Howe says she joined the research effort during the “exciting time” of banding week, when as many as a dozen project collaborators travel from all over the country to help put metal identification bands on the legs of some 6,000 snow geese. Her and Dolman’s daily commute, by helicopter, provided stunning views of the subarctic region.
“Dr. Rockwell was in charge of finding the sites by performing helicopter surveys the week prior and checking nesting density with nesting cameras,” explains Howe.
Howe and Dolman commuted by helicopter from camp to banding sites 10 to 15 kilometers away. Here the snow geese have been corralled into a netted area where they can be scooped up by researchers for banding. (Photo courtesy of Jessica Howe ’20 and Tom Dolman ’21.)
Banding days typically involved corralling geese through the coordinated movements of a helicopter and individuals on the ground and driving them into netted areas. The process can take up to nine hours.
“The days were physically tiring, but so rewarding,” says Howe.
Rachel Hovel, assistant professor of biology at UMF, says the research experiences Howe and Dolman had this past summer are “some of the richest time spent in a student’s undergraduate career.”
“Opportunities like these help demystify what it’s like to work in the sciences, and give young researchers a real stake in important projects,” says Hovel. “Students come away with confidence in their skills, a broader network of connections, and both new curiosities and refined interests — all of which translate to success when applying for jobs or graduate programs.”
Back at UMF and supported by a Wilson Scholarship, Dolman is working with Hovel on a project that uses some of the data he helped collect over the summer. And there may be other possible research areas to explore, says Hovel. (She conducts research elsewhere in the Arctic, in the Northwest Territories, and focuses on how climate change is impacting fish species and subsistence fisheries in the lower Mackenzie River.) As conversations continue around common interests and collaborations — conversations that are “much-needed in the science field,” says Dolman — there may be a role for UMF and future UMF students to play in the coming years.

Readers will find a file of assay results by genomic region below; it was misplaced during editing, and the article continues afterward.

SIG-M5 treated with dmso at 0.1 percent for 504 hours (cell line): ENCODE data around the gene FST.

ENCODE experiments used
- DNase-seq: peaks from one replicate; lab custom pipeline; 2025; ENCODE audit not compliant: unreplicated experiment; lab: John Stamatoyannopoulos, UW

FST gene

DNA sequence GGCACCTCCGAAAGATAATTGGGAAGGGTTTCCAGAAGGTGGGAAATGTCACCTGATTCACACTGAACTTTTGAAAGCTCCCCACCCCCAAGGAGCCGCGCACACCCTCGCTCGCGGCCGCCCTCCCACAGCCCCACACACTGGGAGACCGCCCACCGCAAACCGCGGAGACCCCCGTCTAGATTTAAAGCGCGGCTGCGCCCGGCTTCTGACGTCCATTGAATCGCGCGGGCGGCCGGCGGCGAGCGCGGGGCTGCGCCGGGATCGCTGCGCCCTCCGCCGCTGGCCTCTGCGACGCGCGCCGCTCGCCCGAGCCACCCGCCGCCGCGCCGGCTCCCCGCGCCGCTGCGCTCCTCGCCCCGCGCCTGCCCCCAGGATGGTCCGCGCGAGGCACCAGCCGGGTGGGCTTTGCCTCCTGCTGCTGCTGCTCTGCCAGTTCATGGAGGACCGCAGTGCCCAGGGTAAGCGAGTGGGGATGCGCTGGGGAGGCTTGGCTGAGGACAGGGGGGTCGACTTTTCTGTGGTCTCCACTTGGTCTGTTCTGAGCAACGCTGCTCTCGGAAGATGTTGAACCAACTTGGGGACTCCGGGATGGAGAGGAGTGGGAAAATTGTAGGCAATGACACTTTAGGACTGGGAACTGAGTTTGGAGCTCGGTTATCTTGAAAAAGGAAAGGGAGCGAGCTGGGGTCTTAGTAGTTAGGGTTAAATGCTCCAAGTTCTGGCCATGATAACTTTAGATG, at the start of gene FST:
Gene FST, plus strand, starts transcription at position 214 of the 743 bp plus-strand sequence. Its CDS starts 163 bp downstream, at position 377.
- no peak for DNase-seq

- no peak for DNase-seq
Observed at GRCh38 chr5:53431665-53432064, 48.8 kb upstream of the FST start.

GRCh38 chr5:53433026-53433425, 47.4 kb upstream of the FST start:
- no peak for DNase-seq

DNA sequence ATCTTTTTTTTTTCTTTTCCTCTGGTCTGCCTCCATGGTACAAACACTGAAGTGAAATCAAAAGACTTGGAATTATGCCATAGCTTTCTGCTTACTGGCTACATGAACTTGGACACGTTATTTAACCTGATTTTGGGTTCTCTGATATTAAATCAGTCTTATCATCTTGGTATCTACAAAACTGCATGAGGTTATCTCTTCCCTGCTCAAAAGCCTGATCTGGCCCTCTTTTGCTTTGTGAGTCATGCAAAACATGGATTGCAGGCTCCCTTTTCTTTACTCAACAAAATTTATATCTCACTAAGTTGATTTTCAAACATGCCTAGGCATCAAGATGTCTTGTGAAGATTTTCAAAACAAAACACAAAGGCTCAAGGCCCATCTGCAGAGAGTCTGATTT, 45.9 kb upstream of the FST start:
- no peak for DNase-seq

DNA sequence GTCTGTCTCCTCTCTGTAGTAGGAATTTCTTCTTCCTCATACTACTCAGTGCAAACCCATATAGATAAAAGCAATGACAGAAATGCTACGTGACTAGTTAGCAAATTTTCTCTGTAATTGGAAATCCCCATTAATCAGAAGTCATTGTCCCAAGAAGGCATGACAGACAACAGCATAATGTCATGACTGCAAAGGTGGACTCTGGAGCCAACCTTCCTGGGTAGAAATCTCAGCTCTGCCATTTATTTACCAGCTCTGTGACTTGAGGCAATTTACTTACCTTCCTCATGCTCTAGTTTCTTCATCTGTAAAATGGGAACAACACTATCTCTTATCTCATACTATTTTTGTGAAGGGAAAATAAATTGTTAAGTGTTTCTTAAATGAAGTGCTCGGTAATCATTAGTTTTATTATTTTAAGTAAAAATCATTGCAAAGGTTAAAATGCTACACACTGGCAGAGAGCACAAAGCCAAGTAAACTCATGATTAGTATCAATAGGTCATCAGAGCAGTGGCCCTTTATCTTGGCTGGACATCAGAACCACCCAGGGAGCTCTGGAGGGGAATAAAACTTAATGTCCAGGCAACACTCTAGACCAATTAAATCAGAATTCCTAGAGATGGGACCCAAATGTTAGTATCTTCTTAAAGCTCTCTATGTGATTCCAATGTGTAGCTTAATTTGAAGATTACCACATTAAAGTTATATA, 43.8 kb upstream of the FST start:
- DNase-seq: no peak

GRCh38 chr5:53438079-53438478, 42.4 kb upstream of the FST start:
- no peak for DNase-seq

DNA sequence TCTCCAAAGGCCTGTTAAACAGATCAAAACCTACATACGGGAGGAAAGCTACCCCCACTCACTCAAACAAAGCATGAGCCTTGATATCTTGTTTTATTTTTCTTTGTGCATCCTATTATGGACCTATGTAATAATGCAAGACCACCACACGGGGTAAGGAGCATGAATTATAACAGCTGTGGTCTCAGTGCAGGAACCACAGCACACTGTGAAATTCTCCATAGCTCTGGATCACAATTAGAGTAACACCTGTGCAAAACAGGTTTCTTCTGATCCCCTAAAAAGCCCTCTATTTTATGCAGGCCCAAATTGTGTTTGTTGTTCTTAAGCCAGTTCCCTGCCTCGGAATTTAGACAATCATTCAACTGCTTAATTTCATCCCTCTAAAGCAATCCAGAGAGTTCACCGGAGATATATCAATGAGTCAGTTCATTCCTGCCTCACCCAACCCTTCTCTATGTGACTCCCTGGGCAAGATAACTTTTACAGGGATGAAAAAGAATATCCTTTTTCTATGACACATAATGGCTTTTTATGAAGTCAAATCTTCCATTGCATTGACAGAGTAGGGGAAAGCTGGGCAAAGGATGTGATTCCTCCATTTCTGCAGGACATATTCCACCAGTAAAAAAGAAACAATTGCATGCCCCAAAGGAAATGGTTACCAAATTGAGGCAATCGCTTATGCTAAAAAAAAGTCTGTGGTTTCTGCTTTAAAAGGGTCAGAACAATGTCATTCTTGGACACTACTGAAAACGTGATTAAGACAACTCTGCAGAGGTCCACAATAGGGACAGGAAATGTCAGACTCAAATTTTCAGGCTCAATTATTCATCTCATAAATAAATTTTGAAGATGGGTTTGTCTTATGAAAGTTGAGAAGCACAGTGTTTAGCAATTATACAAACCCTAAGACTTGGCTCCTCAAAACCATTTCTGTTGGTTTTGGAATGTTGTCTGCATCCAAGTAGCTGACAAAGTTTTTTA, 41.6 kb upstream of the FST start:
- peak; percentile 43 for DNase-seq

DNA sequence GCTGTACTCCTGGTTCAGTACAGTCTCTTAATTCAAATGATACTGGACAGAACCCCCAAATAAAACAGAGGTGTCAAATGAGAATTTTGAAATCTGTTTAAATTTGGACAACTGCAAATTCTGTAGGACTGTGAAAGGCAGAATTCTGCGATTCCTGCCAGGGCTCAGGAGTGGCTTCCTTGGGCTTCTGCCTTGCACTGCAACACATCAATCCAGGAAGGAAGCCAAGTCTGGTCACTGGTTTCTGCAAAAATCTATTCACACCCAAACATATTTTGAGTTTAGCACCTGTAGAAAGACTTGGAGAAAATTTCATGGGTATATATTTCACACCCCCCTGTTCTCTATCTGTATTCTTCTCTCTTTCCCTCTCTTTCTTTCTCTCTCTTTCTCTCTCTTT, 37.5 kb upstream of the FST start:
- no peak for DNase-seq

Jessica Howe ’20 and Tom Dolman ’21 say a return trip to the Hudson Bay Project may be in the offing. (Photo by Ryan Mastrangelo.)
In the meantime, Dolman’s project at UMF looks at one particular change in stream habitats — observed increases in fine sediments — and how the change dramatically alters the habitat for aquatic insects and affects which species are present and in what abundance.
Dolman will be developing statistical models to test how different habitat parameters, with particular focus on sediment size, influence the species composition and the abundance of aquatic insects in coastal tundra rivers. All of these factors have implications for the rest of the ecosystem, as aquatic insects play important roles in decomposition and carbon cycling, and are an important food source for both aquatic and terrestrial organisms. The research ties back to the Hudson Bay Project, as some migratory duck species rely on the aquatic insects of the region’s coastal tundra rivers for food.
“The types of questions that Tom investigates in the work that he started with the Hudson Bay project — how changing stream habitat affects organisms and food webs — are widely applied elsewhere and also give him a strong and appealing skillset,” says Hovel.
Looking ahead to summer 2020, Dolman says he hopes to return to the Hudson Bay Project to continue the work he started.
“It is a fantastic opportunity and I plan to go back next summer,” says Dolman. “I hope to continue the research I have been working on and enjoy another summer near the Arctic.”
As for Howe, she’s not sure she will spend summer 2020 with the Hudson Bay Project, but says she would “love to return in the near future.”